Case 4: Diffusely Thin Hair - Bernstein Medical Center for Hair Restoration

Case 4: Diffusely Thin Hair

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May 24th, 2021

A 25-year-old male presents with gradual thinning since age 16. He has used minoxidil consistently for 10 years with minimal improvement. He denies symptoms of itching, tenderness, or tingling. His scalp appears normal on physical exam.

  1. What is the most likely diagnosis?
    1. Male pattern alopecia
    2. Post-chemo effluvium
    3. Diffuse alopecia areata
    4. Diffuse Un-Patterned Alopecia (DUPA)
    5. Lichen Plano-pilaris (LPP)
  2. What would be the next best step to determine the cause of this patient’s hair loss?
    1. Scalp biopsy
    2. Dermoscopy
    3. Scalp scraping
    4. Hair-pull
    5. Bloodwork for androgens
  3. What would be the initial recommended treatment for this patient?
    1. Finasteride and minoxidil
    2. Low dose systemic steroids
    3. Oral antifungals
    4. Laser cap
    5. PRP


1) d. Diffuse thinning that starts at an early age and involves the entire scalp is most consistent with Diffuse Un-Patterned Alopecia (DUPA). In another condition called Diffuse Patterned Alopecia (DPA), the top of the scalp thins uniformly, but the back and sides of the scalp are spared. DUPA and DPA stand in contrast to the more common Norwood pattern of balding where the corners of the scalp deepen and the crown thins, gradually coalescing over time. Despite the wide variety in clinical presentations, these conditions are all variations of androgenetic alopecia and a family history is generally positive for extensive hair loss.

2) b. Examination of this patient’s scalp with dermoscopy will reveal extensive miniaturization, not only across the top of his head, but also at the back and sides. Miniaturization occurs when there is genetic sensitivity of the follicles to the hormone dihydrotestosterone (DHT) that cause progressive thinning and shortening of the hair shaft. Importantly, it is a focal process, that begins with some follicles and not others. Over time, more follicles become involved. This differs from thinning hair that occurs with age (senile alopecia). In these two conditions, the follicles are thin, but of uniform diameter.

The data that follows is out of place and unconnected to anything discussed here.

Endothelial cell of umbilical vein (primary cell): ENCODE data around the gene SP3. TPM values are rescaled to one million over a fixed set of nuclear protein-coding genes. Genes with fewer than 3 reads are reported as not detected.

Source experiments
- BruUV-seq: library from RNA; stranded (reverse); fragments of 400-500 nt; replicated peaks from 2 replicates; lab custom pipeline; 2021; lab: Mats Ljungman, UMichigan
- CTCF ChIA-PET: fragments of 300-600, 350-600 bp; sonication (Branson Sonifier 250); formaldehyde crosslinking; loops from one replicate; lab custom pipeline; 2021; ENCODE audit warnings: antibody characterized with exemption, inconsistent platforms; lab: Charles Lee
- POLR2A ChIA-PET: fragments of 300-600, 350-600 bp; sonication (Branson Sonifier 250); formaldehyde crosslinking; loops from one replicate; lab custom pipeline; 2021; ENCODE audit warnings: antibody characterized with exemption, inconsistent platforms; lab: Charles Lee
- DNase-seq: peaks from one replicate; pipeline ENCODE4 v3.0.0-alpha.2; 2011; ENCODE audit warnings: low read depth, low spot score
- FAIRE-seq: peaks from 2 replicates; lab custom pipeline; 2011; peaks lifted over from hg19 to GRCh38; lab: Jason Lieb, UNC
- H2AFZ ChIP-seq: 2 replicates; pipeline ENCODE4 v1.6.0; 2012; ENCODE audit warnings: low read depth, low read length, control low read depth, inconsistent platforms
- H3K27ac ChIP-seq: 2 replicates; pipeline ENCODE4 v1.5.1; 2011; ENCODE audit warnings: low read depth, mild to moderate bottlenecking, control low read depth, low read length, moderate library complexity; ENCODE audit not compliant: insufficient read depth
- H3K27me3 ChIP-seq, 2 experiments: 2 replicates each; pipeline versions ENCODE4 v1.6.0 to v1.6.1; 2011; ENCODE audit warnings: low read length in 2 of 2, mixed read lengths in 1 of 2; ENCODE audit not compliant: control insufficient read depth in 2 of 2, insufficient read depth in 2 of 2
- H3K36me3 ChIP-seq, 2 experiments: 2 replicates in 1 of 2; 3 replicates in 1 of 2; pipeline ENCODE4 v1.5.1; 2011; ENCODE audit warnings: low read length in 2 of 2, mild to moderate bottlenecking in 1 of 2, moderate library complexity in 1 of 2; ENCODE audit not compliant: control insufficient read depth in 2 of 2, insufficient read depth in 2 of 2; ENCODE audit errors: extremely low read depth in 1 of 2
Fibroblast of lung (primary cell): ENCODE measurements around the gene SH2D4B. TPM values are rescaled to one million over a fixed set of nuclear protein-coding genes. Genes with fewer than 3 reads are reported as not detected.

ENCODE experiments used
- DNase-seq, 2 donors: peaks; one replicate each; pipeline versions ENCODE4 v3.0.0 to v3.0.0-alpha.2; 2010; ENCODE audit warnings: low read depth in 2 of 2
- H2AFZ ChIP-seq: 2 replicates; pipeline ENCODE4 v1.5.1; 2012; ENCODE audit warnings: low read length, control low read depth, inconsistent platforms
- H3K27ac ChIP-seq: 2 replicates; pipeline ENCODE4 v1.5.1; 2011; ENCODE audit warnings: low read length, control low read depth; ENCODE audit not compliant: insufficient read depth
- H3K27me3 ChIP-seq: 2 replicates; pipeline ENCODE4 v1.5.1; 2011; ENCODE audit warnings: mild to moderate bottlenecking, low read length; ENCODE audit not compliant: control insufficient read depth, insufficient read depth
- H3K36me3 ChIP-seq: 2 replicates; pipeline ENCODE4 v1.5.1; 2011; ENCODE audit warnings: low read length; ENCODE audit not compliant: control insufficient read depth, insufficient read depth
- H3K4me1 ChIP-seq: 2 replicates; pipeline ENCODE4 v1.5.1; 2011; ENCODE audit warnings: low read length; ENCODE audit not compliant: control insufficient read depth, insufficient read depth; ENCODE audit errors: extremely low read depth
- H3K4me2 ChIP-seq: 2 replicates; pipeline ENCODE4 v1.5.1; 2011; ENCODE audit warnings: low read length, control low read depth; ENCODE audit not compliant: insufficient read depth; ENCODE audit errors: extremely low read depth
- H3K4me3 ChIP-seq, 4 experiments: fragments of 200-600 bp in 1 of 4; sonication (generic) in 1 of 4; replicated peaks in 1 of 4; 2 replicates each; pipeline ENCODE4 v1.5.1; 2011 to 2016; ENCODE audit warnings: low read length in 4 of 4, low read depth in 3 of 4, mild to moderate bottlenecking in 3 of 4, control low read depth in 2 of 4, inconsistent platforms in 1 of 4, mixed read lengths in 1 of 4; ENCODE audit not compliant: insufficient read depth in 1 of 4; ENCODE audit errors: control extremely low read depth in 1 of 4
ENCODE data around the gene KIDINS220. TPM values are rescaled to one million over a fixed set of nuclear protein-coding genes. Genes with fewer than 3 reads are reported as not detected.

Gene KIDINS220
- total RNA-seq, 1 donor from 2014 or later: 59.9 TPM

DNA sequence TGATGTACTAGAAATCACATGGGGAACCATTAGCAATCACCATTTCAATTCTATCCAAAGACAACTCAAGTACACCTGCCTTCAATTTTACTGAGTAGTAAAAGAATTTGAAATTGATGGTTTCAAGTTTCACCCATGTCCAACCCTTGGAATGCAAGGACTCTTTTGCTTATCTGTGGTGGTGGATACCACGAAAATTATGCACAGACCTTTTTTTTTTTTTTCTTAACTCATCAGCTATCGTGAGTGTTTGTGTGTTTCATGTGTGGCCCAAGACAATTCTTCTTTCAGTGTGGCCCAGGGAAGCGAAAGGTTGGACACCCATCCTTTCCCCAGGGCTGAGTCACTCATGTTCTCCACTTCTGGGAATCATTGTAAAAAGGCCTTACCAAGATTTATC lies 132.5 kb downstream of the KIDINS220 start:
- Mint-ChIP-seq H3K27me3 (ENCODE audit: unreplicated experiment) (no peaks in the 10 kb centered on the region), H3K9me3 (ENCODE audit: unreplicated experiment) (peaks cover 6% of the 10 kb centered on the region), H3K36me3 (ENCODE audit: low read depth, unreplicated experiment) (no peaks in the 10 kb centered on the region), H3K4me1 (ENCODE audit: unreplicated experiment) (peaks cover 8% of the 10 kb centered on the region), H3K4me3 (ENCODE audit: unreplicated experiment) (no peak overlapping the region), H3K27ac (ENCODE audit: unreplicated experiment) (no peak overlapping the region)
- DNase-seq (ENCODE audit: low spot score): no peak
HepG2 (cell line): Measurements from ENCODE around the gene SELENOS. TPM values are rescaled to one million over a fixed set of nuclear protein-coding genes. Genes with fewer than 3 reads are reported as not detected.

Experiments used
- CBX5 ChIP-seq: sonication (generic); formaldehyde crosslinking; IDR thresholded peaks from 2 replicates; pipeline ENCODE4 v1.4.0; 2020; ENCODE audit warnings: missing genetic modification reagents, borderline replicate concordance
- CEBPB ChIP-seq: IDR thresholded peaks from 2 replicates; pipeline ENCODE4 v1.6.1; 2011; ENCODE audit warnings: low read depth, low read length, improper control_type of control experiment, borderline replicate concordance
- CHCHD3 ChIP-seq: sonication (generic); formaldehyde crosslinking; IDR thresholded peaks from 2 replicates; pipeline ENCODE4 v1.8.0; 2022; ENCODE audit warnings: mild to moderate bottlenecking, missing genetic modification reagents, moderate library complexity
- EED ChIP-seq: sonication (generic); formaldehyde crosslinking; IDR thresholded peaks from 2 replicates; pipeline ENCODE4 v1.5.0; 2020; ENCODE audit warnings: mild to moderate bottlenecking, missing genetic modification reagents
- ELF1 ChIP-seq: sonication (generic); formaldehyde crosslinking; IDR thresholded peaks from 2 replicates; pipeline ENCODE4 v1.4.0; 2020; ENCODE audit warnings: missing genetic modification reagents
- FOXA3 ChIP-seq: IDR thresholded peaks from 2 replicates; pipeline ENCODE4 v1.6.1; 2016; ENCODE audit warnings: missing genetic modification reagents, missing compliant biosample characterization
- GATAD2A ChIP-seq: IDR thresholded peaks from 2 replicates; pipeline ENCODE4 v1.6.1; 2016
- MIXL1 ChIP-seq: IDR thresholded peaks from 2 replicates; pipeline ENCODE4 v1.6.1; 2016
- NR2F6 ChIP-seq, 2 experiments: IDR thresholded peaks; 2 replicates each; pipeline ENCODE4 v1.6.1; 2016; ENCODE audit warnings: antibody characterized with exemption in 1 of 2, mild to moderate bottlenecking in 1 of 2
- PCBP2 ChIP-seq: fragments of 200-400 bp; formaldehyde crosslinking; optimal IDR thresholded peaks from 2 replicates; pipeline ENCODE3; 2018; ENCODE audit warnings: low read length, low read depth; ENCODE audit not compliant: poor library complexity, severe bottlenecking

A scalp biopsy can be confirmatory, but this is a diagnosis that can be made clinically using densitometry. A hair-pull is negative and androgen levels are usually normal.

3) a. The best treatment for men with DUPA is oral finasteride, which will block the formation of DHT so that hairs do not progressively miniaturize. Minoxidil can add additional benefit. It is also important to know that these patients are not good candidates for hair transplant, as the donor zone for transplanted hair at the back and sides is not stable.

Comment: The patient described above is a case of “Classic” DUPA with rapid generalized thinning that begins in the teenage years. There is also an adult form of DUPA that starts at an older age, is less progressive, but is far easier to slide under one’s diagnostic radar. It is this condition that is often treated inappropriately with surgery. In all cases, patients with DUPA will benefit greatly from early diagnosis and treatment with medical therapy that includes finasteride.

If you are experiencing gradual hair thinning, please contact our office for an appointment. Call 212-826-2400 or schedule a consult here.

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